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Re: Setting up X
On Sat, 29 Jun 2013 16:38:42 +0700, Robert Elz <kre%munnari.OZ.AU@localhost>
> Date: Sat, 29 Jun 2013 01:29:25 -0700 (PDT)
> From: Waitman Gobble <uzimac%da3m0n8t3r.com@localhost>
> Message-ID: <20130629082925.D913C36F4B1F%dx.burplex.com@localhost>
> | The 304.88 BSD Nvidia driver supports the 560M.
>And the 660M ?
660M- That would be the 310.44 which is the latest driver available in ports.
I'm using that driver with a GT 640, haven't noticed issues. I have been able
to write and execute some OpenGL programs.
> | I would recommend running BSD on your machine over Linux.
>You mean FreeBSD, right? I have (months ago now, perhaps almost a year,
>back when I was looking for anything better than wintrash) booted it from
>CD (or DVD) image, and not everything was supported, but I can certainly
> | Running NetBSD within qemu is totally a piece of cake,
> | and you may not experience the issues you have with VirtualBox on
> | Ubuntu.
>I'll give that a try sometime. I'd really prefer native NetBSD though...
>When I tried it FreeBSD also didn't support the wireless card - it is an
>ath or some vintage (AR9485) (read on the web that it is a close relation
>another chip that is supported - a cheaper version - and yes, I know that
>usually means the driver needs to do more work to compensate). That's less
>of a problem than the X driver support, as I have a USB wireless that
>NetBSD (and I assume probably FreeBSD) supports, and from a quick glance at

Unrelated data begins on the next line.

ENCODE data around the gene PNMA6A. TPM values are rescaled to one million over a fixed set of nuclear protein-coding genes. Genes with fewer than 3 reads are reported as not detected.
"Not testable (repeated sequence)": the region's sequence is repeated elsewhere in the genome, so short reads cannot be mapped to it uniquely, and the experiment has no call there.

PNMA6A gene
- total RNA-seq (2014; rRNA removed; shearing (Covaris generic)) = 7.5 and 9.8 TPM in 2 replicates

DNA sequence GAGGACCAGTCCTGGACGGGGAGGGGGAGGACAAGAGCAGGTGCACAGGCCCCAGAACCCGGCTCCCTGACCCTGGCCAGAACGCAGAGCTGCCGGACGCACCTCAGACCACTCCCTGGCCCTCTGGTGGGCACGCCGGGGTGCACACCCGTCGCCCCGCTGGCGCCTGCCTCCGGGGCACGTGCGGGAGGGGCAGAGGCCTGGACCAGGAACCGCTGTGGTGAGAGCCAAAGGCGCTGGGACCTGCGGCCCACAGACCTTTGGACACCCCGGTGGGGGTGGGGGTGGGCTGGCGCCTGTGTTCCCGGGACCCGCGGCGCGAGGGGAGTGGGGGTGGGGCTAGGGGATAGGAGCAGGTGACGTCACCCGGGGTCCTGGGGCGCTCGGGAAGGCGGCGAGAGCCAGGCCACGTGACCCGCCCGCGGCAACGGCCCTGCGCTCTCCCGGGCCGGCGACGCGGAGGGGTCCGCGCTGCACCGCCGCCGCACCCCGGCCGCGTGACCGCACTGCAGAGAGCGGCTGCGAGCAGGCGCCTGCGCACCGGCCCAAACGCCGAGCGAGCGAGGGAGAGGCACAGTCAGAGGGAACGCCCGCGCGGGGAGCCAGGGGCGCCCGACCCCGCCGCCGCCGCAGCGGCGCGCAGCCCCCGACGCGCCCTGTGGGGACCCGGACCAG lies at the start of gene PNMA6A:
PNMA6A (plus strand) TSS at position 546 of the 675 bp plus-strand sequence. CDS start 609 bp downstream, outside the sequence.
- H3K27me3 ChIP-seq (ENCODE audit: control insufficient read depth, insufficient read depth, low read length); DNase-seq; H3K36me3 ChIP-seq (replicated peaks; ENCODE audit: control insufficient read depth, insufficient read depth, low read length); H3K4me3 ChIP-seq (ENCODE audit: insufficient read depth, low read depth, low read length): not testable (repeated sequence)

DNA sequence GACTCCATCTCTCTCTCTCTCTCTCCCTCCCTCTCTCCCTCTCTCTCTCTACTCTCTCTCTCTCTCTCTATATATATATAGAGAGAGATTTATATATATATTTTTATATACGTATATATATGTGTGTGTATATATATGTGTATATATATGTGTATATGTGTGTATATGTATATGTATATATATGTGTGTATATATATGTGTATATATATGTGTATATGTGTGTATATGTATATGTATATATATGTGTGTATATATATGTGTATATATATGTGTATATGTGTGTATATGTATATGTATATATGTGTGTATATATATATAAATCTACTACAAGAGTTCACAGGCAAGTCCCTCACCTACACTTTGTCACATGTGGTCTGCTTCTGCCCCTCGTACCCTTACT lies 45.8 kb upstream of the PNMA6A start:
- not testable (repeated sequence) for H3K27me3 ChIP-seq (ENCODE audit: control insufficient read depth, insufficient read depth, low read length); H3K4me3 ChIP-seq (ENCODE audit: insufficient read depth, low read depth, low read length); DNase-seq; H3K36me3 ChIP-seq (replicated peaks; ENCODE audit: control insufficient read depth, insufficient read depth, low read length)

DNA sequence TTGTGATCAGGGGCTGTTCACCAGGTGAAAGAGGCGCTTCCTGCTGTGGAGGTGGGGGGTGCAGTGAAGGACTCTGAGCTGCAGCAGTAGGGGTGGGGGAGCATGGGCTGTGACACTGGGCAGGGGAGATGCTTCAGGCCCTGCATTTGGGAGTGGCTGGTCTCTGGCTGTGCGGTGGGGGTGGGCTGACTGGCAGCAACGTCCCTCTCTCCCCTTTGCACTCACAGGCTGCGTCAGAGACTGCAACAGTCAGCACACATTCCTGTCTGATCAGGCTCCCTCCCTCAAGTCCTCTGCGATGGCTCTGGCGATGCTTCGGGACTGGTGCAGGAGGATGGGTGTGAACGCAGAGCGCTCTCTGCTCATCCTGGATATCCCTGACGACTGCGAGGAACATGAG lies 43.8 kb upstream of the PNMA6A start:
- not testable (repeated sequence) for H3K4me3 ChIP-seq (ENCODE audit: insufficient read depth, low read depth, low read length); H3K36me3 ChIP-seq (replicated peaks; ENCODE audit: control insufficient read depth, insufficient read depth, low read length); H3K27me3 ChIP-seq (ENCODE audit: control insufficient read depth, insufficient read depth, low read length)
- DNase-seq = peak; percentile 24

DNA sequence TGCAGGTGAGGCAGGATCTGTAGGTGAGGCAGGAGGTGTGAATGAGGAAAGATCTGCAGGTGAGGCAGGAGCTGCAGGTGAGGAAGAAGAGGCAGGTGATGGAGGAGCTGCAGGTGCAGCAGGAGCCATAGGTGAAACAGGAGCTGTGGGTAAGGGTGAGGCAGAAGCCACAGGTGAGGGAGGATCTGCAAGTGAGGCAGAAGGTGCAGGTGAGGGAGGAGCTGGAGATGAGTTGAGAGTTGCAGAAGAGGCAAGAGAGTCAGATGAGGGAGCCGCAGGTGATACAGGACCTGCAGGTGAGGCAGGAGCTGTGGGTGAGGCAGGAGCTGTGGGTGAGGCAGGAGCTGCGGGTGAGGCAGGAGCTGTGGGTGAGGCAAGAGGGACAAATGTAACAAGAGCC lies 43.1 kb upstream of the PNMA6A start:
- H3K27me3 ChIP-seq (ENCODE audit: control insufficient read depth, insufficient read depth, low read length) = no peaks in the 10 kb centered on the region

>the linux driver source it did not appear as if it will be that hard to add
>support once I have a real need for it.
The AR9485 is listed as supported. There has been much better Atheros support
in the past twelve months. The USB driver for Atheros may work now, I'd have
to check. (last time i looked, which was several months ago, it had not yet
been ported to FreeBSD)
For wireless, it's usually best to try Atheros or Realtek chipset. just about
anything you can find on ebay should work. a wireless chip will run 8 to 20
dollars, and takes 5 to 15 minutes to swap out. Basically it's one to three
screws. Some of the notebooks have an 'allowed list' burnt into bios, for
example HP notebooks. So you cannot easily swap out the wireless chip with
something that isn't on the list. (there are ways around this but they are all
messy). There should be at least one Atheros chip that works in an HP, - I
don't think Asus does this nonsense. ( I can't remember now which laptop we
were talking about, maybe it was Asus )
> | I have not noticed the issues mentioned running NetBSD on VirtualBox
> | with a FreeBSD host.
>They're not that serious - it's just that if I leave the system for a
>while, I need to switch to linux and then come back to NetBSD to get the
>mouse back (just clicking makes it work, but linux steals it again within
>a minute - but once linux actually gives the mouse to virtalbox it stays
>there until the system goes idle again). And I need to reboot more
>frequently than once a week - not usually a problem as the linux people
>don't seem to have suspend to disc working, or I don't know how to enable
>it, if I put the laptop in its bag to carry it (supposedly suspended) it
>quickly gets quite hot. I should also say that (at least when I first
>installed it this way) the virtualbox image was actually intended for the
>previous linux (ubuntu 12) rather than the ubuntu 13 I'm running, which
>might also contribute to the oddities.
>But thanks for the suggestion, I really hadn't considered using FreeBSD as
>a host, and I should have.
I have an OpenSUSE 12.3 machine that goes to sleep, then I have to click the
mouse to get it work again. just moving it doesn't do the trick. I think maybe
that's a "Feature" ? Not sure.
San Jose California USA
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